On October 24th, 2020, Numinus announced that it has successfully cultivated magic mushrooms under a Health Canada-issued Controlled Drugs and Substances Dealer’s Licence. Numinus says in a press release on their website that they have “…received Health Canada approval to amend the Company’s existing license under the Controlled Drug and Substances Act to allow Numinus researchers to conduct research to standardize the extraction of psilocybin from mushrooms.”
According to an article in Forbes, this is the first time a Canadian company has legally cultivated and harvested psychedelic mushrooms since the 1970s. The license also gives Numinus, led by Co-founder, Chairman, and CEO Payton Nyquvest, the right to sell Psilocybe mushroom fruiting bodies and extracts from them for clinical research protocols and develop standardized testing for additional psychedelic substances.
Michael Tan, Numinus’s Chief Operating Officer, explained the company’s overall plan moving forward by saying,
Now we can proceed with research and development of standardized cultivation, extraction, and testing methods and exploring product formulations to support safe, evidence-based, accessible psychedelic-assisted psychotherapy, as well as build a sequenced spore library.
According to Dennis McKenna, member of Numinus’ General Advisory Council,
While there is a place for synthetic psilocybin in clinical practice, well-characterized and standardized extracts of natural forms of psilocybin cultivated and processed under stringent quality control protocols, are the wave of the future as therapeutic psilocybin gains acceptance.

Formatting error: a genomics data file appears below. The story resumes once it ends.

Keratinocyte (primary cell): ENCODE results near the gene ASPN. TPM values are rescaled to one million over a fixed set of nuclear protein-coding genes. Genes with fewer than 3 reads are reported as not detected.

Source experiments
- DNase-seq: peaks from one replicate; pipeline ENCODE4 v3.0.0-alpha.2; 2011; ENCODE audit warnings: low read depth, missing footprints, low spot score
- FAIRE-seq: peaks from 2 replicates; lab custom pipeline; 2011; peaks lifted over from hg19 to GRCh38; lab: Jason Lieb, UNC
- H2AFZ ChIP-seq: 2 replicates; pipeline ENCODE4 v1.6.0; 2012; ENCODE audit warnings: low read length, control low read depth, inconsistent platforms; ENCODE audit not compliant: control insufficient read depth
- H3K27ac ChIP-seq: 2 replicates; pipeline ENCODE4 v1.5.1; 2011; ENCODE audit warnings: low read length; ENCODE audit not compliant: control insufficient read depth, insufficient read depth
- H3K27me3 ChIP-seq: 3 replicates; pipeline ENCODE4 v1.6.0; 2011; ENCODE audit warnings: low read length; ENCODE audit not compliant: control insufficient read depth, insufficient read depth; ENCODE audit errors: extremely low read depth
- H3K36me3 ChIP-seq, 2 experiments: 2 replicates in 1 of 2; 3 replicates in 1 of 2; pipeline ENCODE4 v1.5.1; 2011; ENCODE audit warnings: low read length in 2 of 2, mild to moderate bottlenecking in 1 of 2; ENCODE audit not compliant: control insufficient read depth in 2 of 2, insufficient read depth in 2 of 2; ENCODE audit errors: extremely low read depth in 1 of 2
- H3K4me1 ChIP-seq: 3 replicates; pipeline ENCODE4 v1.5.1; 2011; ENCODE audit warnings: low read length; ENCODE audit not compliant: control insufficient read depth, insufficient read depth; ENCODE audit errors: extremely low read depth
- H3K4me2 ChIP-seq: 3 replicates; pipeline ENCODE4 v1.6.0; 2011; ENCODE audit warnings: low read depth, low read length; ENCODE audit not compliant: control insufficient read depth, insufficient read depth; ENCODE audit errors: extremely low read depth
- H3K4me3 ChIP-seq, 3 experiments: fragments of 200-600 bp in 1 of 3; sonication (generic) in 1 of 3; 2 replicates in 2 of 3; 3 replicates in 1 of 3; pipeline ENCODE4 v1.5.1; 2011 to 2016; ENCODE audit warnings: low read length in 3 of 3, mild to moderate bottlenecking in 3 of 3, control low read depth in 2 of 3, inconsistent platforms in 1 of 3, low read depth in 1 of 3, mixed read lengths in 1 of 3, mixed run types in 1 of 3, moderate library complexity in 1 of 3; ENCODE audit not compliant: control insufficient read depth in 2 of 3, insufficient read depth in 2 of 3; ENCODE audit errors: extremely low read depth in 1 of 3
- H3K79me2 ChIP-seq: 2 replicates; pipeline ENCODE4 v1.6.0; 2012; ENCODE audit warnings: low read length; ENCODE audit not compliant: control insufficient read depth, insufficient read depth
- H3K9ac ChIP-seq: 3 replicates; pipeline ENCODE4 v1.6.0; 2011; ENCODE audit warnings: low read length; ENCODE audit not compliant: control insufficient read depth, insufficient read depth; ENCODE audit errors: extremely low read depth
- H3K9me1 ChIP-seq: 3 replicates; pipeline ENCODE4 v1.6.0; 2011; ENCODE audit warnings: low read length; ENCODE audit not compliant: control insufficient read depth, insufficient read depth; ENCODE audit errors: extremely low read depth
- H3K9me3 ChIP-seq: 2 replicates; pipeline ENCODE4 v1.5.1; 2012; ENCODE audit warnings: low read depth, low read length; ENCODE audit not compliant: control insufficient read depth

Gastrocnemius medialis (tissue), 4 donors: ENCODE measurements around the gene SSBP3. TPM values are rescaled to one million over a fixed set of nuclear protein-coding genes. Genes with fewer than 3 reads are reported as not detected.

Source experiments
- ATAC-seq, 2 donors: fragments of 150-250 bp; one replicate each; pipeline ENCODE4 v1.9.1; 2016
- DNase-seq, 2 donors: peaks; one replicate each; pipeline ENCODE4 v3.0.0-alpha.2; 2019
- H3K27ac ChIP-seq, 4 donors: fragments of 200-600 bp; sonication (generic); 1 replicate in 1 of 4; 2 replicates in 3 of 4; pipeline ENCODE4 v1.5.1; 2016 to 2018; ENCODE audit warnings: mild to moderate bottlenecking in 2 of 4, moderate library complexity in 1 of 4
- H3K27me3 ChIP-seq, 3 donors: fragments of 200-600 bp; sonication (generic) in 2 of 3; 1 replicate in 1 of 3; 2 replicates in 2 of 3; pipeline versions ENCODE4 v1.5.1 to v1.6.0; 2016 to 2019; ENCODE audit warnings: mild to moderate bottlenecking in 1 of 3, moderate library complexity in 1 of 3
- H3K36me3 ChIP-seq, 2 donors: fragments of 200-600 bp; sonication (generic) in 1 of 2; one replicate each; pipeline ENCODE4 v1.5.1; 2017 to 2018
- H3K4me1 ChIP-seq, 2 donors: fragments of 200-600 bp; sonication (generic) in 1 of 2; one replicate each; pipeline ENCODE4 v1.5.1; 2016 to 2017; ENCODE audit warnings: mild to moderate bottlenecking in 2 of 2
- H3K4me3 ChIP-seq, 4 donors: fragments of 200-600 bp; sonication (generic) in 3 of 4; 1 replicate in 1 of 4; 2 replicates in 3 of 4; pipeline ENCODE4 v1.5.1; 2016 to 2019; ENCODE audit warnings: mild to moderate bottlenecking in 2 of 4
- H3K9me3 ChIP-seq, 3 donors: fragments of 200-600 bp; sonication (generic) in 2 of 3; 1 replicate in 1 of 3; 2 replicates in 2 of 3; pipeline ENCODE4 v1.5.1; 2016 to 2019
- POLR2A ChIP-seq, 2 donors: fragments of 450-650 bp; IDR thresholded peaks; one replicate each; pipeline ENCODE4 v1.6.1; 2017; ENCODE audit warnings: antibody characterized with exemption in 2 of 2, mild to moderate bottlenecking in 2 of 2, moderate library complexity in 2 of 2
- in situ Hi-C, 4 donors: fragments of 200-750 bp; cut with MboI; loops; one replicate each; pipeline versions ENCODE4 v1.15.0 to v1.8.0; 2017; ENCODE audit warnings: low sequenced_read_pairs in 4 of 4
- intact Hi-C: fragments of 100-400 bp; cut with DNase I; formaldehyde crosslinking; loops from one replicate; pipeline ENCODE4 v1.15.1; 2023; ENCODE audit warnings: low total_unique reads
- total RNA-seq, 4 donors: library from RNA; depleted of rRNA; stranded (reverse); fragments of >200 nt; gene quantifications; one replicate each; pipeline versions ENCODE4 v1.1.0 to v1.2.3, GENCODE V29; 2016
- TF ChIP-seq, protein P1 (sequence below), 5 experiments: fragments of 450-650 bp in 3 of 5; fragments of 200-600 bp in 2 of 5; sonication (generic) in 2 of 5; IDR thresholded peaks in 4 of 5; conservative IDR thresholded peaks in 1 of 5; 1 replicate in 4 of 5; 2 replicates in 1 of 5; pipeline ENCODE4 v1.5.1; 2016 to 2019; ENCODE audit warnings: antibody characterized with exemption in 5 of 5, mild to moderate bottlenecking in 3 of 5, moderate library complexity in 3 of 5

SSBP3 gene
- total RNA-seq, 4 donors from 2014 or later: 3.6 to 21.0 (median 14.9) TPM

Historically, psilocybin and psilocin have received the lion’s share of attention when it comes to studying and discussing magic mushroom compounds. It’s hard to overstate how critical these two compounds are to the psychedelic experience and its therapeutic effects. This recent news reveals that Numinus’s research and development plans are centering around the evolving understanding of the synergy between magic mushroom compounds (i.e., the entourage effect). This theory is also feasible when discussing other organisms containing psychedelic compounds such as toad secretions, kratom, and Salvia divinorum.
This first step of legally cultivating magic mushrooms in Canada is a huge step forward for psychedelic science. A better understanding of the compounds in magic mushrooms and how they work together will lead to more effective therapies and greater life-enhancement opportunities for people.
At least they’re fine somewhere